Our haplotype reconstruction algorithm output 3656 (73%) of the 5008 haplotypes of chromosome 20 in 1KG with high accuracy (each with 100 mismatches or fewer, out of 1,047,613 variants in total) using one million artificial input samples (Fig. 2A). Ninety-six percent of all reconstructed haplotypes (including duplicates) perfectly matched a reference panel haplotype, and only 3.9% of the reconstructed haplotypes did not match any 1KG haplotype (i.e., had more than 100 mismatches) and therefore were considered incorrect. These incorrect outputs, in stark contrast to the correct ones, typically exhibited more than 1000 mismatches, while the correct outputs mostly had zero mismatches (Additional file 1: Fig. S4).

Fig. 2
figure 2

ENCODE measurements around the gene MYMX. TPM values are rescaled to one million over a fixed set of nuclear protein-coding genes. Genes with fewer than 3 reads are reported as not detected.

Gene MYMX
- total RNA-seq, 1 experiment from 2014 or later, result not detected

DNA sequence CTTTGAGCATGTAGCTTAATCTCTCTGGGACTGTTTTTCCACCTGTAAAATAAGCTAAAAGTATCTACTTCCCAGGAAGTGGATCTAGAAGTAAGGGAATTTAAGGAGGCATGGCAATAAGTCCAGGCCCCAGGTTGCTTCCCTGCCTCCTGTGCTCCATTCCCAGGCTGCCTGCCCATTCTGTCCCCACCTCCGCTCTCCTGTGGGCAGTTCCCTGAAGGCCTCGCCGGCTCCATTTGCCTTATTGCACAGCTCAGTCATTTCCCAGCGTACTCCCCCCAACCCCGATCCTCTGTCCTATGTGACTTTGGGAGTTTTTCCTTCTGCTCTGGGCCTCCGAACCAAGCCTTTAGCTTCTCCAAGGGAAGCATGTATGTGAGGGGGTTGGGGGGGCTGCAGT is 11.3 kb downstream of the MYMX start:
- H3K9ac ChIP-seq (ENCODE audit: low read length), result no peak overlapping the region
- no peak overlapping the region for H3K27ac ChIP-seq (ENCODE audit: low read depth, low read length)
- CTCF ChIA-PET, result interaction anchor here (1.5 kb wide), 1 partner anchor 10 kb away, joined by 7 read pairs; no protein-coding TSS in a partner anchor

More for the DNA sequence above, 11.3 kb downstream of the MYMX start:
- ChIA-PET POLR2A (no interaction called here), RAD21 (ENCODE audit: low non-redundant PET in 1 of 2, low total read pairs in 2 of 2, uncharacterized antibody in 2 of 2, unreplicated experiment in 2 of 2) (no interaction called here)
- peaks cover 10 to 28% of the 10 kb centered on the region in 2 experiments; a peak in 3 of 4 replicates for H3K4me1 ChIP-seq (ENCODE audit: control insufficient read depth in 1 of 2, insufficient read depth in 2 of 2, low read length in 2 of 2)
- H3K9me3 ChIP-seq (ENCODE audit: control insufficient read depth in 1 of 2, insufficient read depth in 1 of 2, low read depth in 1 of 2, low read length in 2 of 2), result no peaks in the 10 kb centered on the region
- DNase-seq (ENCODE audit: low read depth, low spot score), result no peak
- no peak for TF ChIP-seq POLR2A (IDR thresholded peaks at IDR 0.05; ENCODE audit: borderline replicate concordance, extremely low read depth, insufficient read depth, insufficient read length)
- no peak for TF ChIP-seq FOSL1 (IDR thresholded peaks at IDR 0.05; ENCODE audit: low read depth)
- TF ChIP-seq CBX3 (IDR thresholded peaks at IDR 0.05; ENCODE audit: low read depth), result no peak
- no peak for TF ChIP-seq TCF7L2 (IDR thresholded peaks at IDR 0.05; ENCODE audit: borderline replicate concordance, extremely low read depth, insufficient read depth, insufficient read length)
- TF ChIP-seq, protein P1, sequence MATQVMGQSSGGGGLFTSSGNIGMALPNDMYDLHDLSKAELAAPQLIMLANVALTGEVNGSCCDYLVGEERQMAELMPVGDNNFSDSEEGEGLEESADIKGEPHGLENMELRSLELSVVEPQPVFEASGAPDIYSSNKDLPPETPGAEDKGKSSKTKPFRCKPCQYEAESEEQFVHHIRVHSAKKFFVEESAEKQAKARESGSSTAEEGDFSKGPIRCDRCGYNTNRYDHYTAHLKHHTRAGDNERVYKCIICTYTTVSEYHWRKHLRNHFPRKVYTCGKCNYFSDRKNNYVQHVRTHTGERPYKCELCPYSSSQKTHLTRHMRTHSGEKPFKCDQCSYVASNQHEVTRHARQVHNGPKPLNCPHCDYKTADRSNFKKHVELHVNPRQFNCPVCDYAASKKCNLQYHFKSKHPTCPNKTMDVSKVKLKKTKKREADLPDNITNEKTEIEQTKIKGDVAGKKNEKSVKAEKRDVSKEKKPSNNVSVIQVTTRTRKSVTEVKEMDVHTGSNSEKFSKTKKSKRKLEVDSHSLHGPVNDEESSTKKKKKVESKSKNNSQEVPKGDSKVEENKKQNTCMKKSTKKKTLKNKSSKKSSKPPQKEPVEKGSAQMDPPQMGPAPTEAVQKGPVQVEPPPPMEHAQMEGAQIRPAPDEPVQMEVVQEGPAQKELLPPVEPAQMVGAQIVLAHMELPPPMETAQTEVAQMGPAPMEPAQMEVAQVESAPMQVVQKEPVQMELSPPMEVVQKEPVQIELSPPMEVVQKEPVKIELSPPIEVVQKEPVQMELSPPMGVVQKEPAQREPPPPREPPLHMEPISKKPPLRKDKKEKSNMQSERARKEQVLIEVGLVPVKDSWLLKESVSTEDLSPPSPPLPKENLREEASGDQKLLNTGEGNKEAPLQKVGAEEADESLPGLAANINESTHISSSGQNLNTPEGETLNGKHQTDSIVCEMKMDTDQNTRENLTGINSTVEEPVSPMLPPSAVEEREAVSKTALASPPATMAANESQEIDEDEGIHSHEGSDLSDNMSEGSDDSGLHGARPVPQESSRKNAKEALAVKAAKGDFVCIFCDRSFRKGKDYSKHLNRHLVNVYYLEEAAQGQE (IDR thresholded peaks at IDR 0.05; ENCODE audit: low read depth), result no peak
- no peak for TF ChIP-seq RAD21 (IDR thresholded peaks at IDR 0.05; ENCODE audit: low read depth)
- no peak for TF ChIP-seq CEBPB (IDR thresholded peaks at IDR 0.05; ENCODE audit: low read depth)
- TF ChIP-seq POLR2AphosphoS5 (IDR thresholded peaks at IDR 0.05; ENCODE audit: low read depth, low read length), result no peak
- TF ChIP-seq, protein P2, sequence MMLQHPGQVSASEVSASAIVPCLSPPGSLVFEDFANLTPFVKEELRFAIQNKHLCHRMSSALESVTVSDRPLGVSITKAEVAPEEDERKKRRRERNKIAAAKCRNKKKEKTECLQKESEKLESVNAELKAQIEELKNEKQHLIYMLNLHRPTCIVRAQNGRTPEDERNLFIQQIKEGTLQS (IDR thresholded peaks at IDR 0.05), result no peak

Our haplotype reconstruction strategy extracts a substantial number of chromosome-length haplotypes from imputation reference panels. We tested our haplotype reconstruction strategy, leveraging fractional dosage data output by imputation, on different reference panels (RPs), including (A) 1000 Genomes Phase 3 (1KG) and (B) two population-specific subsets of All of Us data: one including 1250 Asian American individuals and another including 5000 Black or African American individuals. C The “discrete imputation” version, utilizing only the discrete predictions of most likely genotype at each site, was also tested on 1KG. A reconstructed haplotype was “correct” if it had no more than 100 variants with mismatching genotypes compared to a RP haplotype and that closest haplotype had not previously been reconstructed correctly. We chose 100 as an example cutoff to allow nearly-perfect reconstructions to be considered correct, but as illustrated in Additional file 1: Fig. S4, any value in the range of 0 to 500 could likely have been chosen with little effect on the results as visualized in these plots. The count of “incorrect” haplotypes was incremented if a reconstructed haplotype had more than 100 genotype differences from the closest RP match and was sufficiently different (> 100 mismatches) from the previous incorrect haplotypes. Horizontal dotted lines represent percentages of the total number of haplotypes in a RP. In all cases, our strategy accurately reconstructed a large portion of the RP using a realistic number of queries. The results shown are for imputing chromosome 20; analogous results for imputing only the first 20-Mbp chunk of chromosome 20 are provided in Additional file 1: Fig. S9